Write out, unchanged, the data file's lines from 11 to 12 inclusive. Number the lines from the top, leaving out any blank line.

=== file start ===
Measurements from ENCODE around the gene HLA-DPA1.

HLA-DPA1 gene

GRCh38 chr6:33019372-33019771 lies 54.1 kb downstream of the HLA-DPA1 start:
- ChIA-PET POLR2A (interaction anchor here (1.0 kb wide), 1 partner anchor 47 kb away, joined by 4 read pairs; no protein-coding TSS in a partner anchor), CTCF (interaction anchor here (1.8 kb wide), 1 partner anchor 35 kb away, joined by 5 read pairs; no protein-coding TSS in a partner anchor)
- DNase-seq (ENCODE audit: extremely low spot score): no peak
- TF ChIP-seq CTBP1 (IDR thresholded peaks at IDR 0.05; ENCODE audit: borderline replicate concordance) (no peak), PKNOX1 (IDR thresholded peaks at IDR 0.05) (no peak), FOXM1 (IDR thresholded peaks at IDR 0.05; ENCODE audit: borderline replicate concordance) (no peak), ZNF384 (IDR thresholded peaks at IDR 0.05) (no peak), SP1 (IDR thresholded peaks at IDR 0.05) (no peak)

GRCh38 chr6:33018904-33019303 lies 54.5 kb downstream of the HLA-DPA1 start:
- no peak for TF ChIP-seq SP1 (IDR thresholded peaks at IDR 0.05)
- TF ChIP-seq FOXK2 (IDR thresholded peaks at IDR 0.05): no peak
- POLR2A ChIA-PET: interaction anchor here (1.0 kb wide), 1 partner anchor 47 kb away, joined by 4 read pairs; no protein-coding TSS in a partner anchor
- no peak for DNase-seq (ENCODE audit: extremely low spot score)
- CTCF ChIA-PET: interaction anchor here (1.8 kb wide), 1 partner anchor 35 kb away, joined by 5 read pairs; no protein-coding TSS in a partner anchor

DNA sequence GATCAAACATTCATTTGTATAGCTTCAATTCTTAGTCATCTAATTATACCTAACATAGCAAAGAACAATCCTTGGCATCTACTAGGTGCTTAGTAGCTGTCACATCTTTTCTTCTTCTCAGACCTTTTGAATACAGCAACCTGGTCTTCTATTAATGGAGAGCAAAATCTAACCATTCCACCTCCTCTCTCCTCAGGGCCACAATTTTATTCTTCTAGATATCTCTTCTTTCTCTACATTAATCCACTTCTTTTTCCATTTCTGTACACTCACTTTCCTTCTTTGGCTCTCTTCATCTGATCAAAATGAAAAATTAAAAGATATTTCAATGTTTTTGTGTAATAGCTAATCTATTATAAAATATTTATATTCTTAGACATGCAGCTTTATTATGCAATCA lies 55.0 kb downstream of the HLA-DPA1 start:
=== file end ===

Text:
- no peak for DNase-seq (ENCODE audit: extremely low spot score)
- CTCF ChIA-PET: interaction anchor here (1.8 kb wide), 1 partner anchor 35 kb away, joined by 5 read pairs; no protein-coding TSS in a partner anchor